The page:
NCPA: The Economics of NATO Expansion How Expanding NATO Made the Organization Poorer & Weaker

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“Putin’s push into parts of Eastern Europe has renewed talks of expanding NATO,” says Grantham. “However, many of those countries would be incapable of funding or fielding an effective fighting force. NATO would cover a greater area with fewer resources.”

We are not working for the Russians, says Grantham, we just don't think NATO expansion will work for America.

Sen. John McCain (R-AZ) scolded Sen. Rand Paul (R-KY) yesterday for “achieving the objectives of Vladimir Putin” by not agreeing to another round of NATO expansion. However, expansion actually poses a security risk for all member states, according to a recent study by National Center for Policy Analysis Senior Fellow David Grantham.

“We are not working for the Russians,” says Grantham, “we just don't think NATO expansion will work for America.” Aside from the disproportionate financial burden-sharing, Grantham argues, previous expansions have actually undermined Europe’s defense capabilities:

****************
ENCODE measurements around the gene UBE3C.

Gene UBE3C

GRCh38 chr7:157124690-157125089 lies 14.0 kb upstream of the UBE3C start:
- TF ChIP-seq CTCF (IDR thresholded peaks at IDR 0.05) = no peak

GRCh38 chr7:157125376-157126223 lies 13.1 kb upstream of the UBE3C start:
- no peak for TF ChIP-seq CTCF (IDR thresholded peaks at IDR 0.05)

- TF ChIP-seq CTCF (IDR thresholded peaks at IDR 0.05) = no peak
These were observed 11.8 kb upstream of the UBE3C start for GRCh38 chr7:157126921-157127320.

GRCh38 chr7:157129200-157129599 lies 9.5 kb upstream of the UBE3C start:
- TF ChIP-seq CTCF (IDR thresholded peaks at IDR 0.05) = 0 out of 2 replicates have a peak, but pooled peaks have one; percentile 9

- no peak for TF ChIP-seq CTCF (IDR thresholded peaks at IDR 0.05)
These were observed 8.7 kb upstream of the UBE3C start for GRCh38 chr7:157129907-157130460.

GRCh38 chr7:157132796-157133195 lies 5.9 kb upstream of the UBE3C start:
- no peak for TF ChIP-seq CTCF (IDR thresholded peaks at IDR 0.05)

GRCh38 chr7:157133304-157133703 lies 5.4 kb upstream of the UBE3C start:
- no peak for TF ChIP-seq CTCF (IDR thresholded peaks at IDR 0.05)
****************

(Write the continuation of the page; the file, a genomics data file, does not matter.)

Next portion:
• The United States provides the bulk of armed forces for NATO engagement: 14 percent of troops in Kosovo and 64 percent of troops to the International Security Assistance Force (ISAF) in Afghanistan, for instance.
  • NATO has less money and fewer military assets since its latest expansion and now has more ground to cover.
  • The United States has always contributed more than its European partners despite having a smaller population size and less GDP.

Grantham argues that NATO should consider halting future expansion and installing benchmarks for members to meet, leading up to the promise of 2 percent in defense expenditures by 2024. He says NATO should also adopt precise language requiring that the 2 percent be spent on specific military hardware, personnel or training to hedge against the possibility of defense money being diverted to unrelated programs.

The Economics of NATO Expansion: http://www.ncpa.org/pdfs/ib200.pdf

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